The iconography of the Banqueting House ceiling has been much discussed in twentieth-century scholarship but Martin offers his own detailed analysis. The central panel shows James born upward toward heaven by Jupiter’s eagle, guided by a personification of Divine Justice and accompanied by other figures, two of whom present him with leafy crowns corresponding to those awarded in ancient Rome to victorious commanders and leaders who saved a life through an act of mercy. Martin sees this as a ‘highly original composition,’ probably devised by Rubens, which combined ‘the two vehicles of a Roman, classical triumph and of an apotheosis to convey the traditional, monarchic credo that a king was answerable only to God for his actions’ (129). The panel installed over the throne celebrates James’s wisdom and his role as a peacemaker. The king stands between massive Solomonic columns, emphasizing his role as ‘the British Solomon,’ while beneath him figures representing Peace and Plenty embrace on the right of the canvas, while on the left Minerva and Mercury, symbolizing wisdom and eloquence, expel Mars and his companion, Furor. The third large panel shows James commanding Minerva to tie together the crowns of England and Scotland with a cord that symbolizes matrimony, while an infant prince tramples on weapons that are set ablaze by the Genius of Friendship. Four corner oval panels depict the virtues and mental attributes that assure the triumph of Stuart rule over adversity: Hercules beats down Civil Discord, Minerva pinions Ignorance; Temperance bridles Intemperance, while Apollo conquers Ignorance. Two long panels show putti carrying cornucopia and fruit, symbolizing peace and plenty under James’s rule.
Martin insists that the ceiling does not celebrate Stuart absolutism because James is portrayed in his Parliament robes, arguing instead that ‘[…] the ceiling decoration expressed in an idealized way the traditional, aspirational view of kingship, all powerful but bound by the law of the land and Christian dictates and at one with the English political nation’ (127) and its parliamentary institutions. But the robes shown were actually those used in royal coronations. Although kings did wear their coronation robes when opening Parliament these garments symbolized their sacrality and sovereignty more than specifically parliamentary functions. Although Martin is right to argue that Stuart views of Parliament were more complex and nuanced than historians used to allow, it is clear that by 1629 Charles’s relations with his parliaments had broken down. The parliamentary character of English monarchy would therefore seem an odd theme to emphasize in a work he had commissioned. The themes emphasized in Rubens’s work seem broadly similar to those found elsewhere in the court iconography of the 1630s: the divine right of the Stuarts to rule Britain, their providentially ordained union of Scotland and England and the virtues – such as eloquence, piety and prudence – that enable them to preserve the kingdom’s peace amidst a war-torn Europe. Parliament is not dismissed or denigrated so much as ignored.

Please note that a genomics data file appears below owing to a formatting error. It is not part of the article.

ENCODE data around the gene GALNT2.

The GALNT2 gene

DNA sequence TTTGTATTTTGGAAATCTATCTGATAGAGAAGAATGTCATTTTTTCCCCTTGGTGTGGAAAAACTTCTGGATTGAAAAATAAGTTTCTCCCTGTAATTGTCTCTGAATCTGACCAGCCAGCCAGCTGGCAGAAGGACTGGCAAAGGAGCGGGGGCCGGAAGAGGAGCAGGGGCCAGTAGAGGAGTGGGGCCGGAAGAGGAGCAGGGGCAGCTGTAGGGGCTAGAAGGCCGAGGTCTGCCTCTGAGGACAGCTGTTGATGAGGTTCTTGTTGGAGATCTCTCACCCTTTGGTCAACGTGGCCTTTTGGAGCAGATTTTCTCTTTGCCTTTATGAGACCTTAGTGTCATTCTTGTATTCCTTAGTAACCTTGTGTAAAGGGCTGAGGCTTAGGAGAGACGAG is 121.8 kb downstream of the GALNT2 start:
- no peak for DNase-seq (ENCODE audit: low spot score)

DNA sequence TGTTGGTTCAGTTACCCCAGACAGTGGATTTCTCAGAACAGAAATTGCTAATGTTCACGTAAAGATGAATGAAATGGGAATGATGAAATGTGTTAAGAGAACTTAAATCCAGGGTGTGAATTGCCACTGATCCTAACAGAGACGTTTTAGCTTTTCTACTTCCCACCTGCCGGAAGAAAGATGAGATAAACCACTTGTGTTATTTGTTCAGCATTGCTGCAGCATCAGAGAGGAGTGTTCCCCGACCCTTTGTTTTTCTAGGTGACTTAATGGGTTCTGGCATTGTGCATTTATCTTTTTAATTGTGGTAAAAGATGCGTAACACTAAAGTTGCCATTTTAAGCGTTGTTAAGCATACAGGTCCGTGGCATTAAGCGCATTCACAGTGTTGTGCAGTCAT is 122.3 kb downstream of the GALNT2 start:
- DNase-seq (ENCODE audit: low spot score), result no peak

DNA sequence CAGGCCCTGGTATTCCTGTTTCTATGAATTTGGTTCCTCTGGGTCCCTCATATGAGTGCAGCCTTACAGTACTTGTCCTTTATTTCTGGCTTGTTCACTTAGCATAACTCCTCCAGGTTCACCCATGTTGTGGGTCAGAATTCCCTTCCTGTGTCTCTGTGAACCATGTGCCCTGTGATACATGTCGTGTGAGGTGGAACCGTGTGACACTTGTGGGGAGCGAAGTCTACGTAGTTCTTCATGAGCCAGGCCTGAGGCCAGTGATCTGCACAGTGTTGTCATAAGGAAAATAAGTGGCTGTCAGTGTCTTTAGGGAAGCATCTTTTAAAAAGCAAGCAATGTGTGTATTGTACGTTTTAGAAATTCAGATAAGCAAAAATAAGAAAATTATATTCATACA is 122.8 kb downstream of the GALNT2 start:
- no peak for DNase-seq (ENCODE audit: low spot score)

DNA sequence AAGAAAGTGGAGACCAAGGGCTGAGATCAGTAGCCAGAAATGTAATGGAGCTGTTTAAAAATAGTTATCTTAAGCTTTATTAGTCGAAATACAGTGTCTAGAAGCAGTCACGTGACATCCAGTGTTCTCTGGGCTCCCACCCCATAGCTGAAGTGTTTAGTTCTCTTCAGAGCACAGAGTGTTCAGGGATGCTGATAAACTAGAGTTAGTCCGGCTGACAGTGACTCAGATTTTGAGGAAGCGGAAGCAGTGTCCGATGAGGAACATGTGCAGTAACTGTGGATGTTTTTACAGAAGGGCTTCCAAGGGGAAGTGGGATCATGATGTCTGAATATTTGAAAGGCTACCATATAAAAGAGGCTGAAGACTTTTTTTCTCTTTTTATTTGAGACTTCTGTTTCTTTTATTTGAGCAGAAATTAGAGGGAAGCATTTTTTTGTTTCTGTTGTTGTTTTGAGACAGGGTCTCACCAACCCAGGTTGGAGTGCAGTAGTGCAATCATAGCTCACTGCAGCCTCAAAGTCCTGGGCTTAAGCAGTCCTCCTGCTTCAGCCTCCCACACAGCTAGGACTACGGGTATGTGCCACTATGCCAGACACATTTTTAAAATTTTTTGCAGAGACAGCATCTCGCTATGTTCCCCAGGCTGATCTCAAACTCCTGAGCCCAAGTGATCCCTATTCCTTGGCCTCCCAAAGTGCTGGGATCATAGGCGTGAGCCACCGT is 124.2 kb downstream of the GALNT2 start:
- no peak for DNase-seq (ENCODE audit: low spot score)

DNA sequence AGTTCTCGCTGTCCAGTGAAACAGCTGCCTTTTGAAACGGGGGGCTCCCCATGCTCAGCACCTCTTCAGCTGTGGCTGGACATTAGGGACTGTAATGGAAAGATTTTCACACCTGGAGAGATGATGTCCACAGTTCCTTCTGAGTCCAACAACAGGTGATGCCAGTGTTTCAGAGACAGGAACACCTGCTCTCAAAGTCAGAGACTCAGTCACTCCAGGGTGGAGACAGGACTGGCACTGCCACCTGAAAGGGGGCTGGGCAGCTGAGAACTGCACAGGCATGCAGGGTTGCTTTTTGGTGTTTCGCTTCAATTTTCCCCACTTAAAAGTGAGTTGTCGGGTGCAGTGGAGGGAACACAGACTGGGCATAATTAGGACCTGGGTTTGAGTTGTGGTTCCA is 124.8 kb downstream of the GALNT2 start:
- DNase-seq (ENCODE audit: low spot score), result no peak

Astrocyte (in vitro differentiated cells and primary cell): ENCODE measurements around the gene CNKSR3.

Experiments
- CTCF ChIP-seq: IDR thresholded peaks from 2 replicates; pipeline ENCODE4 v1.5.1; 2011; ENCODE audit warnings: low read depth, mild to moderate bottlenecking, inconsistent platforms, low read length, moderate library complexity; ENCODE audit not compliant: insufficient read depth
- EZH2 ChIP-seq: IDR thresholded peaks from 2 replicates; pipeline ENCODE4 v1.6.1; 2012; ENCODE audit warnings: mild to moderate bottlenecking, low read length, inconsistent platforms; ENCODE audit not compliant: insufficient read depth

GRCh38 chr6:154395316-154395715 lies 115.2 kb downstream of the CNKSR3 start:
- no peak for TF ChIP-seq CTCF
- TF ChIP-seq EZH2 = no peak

This objection aside, Martin’s book makes a valuable contribution, particularly for the meticulous way it examines the surviving evidence of the evolution of the Whitehall commission. A handy chronological table, useful appendices and an abundance of well-chosen illustrations add to its utility, while the author’s lucid writing and care in explaining the political and diplomatic background will make it thoroughly accessible to non-specialists.
University of Massachusetts
May I take issue with Professor Smuts’s central point – his objection – in his review of my Rubens in London: Art and Diplomacy, posted above? He states that James I in the Banqueting Hall ceiling is shown wearing his ‘coronation robes …[which] symbolized their [ = the wearers’] sacrality and sovereignty…. .’ Valerie Cumming (‘great Vanity and Excesse in Apparell…,’ in: The Late King’s Goods, ed. A MacGregor, 1989, pp. 326-27) has summarized what James I wore at his coronation. There were four different sets of garments: the first for the procession into Westminster Abbey and for the early part of the ceremony; the second to receive unction; the third in which he was crowned; and the fourth for departure from the Abbey. James may not actually have worn what was specified for the second, ‘the Tunica or Shirte of redd silke’, preferring a ‘doublet and hose of white satten’ (TheCoronation Order of King James I., ed J. Wickham Legg, 1902, p. xlviii ), but this and the third set, ‘the Robes of Kinge Edward the Confessor’, were those in which he was endowed with ‘sacrality’ and sovereignty.
Contemporary accounts describe the first costume as a ‘coat of crimson lined with ermine’ and the fourth as ‘purple velvet robes’ (Wickham Legg, op. cit., pp. lxx and lxxx). They are referred to as ‘Parliament-Robes’ and (the fourth set) as ‘Robes of Estate’ by F. Sandford in his History of the Coronation of … James II … 1685, 1687, p. 22. As Alan Mansfield, Ceremonial Costume, 1980, pp. 2 and 4, has stated whereas the upper nobility in this period had different robes for coronations and parliaments, the King had no coronation robes per se, but the crimson, Parliamentary robes, and purple Robes of Estate indicated above. These were worn before and after the anointing and coronation. In my view it is fully justifiable to describe the costume worn by James I in the ceiling of the Banqueting Hall as his Parliamentary robes.
For an interview with Gregory Martin by Elizabeth McGrath, see The Rubenianum Quarterly, 2012: 1 ( www.rubenianum.be)